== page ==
Friday, October 19, 2007

William Shatner: "I Don't Do Cameos!"

William Shatner shot down rumors of him doing a guest-appearance in the new JJ Abrams "Star Trek" movie by saying "I don't do cameos." Interestingly, whle he is not in the film, Leonard Nimoy is -- and has a fairly important role in it too.

Shatner also said that even though his character, James T. Kirk, is dead, because it's sci-fi it shouldn't be a problem to bring him back "as is":

"If you can get DNA from a dinosaur...and they've been dead 160 million years...I've only been dead ten!"


  1. Oh, c'mon now, Bill.

    You'll do cameos in EVERY low-budget comedy trying to cash in on the idea of dork-culture, in a blatant rip on the two-minute Stan Lee bit in "Mallrats"...

    As long as there's cash on barrel head.

    You're awesome in a lot of ways, Billy-boy, but playing up the idea of the actor-as-auteur and "your character" ain't gonna be in there unless you get a lot of screentime...

    C'mon now. Take the check, do the cameo and then go bankroll another album with Ben Folds. C'mon.

  2. No-one does a better send-up of Bill Shatner's self-importance than Bill Shatner - you only have to watch Free Enterprise to see that.

    I think he's just drawing the line under Star Trek cameos - possibly because Kirk's death scene was such a badly-realised one for a genuine hero to millions after thirty years of space adventuring in which he'd become an icon of popular culture. Perhaps Bill realises that nothing associated with Trek has the capacity to be good anymore (not since the death of Captain Sisko, at any rate).

  3. I've gotten to have much greater respect for Shatner over the years, ever since he started embracing and spoofing the self-important image that he projects. The William Shatner Roast was one of the finest I've ever seen, and his lines on the Special Edition Star Trek DVD featurettes are priceless.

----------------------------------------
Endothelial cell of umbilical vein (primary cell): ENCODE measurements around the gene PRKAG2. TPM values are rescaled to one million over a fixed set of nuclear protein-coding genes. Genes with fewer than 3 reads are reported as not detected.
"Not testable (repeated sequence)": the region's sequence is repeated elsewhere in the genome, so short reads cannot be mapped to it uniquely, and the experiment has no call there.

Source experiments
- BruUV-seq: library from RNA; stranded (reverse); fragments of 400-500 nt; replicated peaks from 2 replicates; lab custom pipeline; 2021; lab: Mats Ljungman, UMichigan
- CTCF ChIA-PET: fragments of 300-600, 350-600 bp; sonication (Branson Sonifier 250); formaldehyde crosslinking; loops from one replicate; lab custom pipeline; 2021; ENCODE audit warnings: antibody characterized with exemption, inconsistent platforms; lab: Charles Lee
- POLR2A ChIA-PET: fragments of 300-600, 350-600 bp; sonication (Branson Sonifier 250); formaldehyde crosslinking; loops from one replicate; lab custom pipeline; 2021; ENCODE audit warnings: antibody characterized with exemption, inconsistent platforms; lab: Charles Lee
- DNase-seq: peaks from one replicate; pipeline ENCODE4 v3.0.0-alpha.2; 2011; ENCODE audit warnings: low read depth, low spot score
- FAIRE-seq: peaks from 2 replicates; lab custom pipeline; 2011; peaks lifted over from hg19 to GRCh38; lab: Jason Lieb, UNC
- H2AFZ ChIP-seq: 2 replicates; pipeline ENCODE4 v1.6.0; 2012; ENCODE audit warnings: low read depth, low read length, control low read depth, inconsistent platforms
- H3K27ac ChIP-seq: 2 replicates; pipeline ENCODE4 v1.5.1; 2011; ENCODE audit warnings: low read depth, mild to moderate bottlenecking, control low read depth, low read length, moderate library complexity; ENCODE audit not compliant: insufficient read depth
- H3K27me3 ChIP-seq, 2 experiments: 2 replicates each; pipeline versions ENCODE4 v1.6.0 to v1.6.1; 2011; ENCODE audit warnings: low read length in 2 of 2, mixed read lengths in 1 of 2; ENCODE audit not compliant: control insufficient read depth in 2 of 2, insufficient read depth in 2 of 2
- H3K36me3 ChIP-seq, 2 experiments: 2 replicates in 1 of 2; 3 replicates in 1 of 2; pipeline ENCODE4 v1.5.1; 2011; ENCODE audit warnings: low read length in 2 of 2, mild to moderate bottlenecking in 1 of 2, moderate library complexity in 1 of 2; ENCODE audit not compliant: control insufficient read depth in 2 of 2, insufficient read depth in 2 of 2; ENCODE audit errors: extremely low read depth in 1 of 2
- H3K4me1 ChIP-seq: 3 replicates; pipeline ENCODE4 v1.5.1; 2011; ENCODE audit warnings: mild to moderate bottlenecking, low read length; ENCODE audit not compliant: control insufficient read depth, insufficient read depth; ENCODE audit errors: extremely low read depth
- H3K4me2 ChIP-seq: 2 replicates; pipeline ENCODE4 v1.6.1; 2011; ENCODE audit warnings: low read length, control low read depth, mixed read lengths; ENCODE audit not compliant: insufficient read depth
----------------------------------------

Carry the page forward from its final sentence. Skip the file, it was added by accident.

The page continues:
So, no, I don't think that it's about the money. If it were, they'd have stunt casted him in Enterprise easily. I have a feeling that the people in charge still think Shatner's ego is overwhelming (it's big, but I don't think it's as big as he makes it out to be) and so don't want him in on the action in case he doesn't play nice with others.

    I also think that, unlike Nimoy, Shatner still feels very proprietary about Kirk — he doesn't do cameos, not for Kirk.

    Me, I think the Abrams movie is a pointless exercise. Why remake the franchise when the format is such that it can and should move forward? Just pay Peter David a wad of cash and adapt New Frontier as a TV series, already. It's cheaper than reinventing the wheel.

  4. Captain Sisko is dead? When did that happen? I gave up on Star Trek once Seven of Nine became as safe and predictable as the rest of that bland crew.

    I love the Shat, but the Shat is fat, and that's that. Better Kirk remain dead than risk confusion with James Doohan. More to the point, better not to associate with a friggin' reboot altogether. The specific characters weren't as important to Star Trek as the actors' chemistry and personality, which has been non-existant since "Voyager" sullied the airwaves and name.

  5. Sikso's not dead. Not really. At the end of What You Leave Behind, the DS9 finale, Sisko becomes one of the Prophets and vanishes from the mortal plane, but promises that he will return one day... which given the Prophets' non-linear perception of time is not a very helpful estimate.

    In the novels that continue the DS9 story, Sisko does indeed return in time to see the birth of his new child.

  6. Sisko died in the final DS9 episode. All cod-philosophising about the non-linear nature of trans-dimensional existence aside, as far as definite methods of getting dead are concerned, jumping into a volcano and burning to a crisp is probably considered one of the most reliable methods.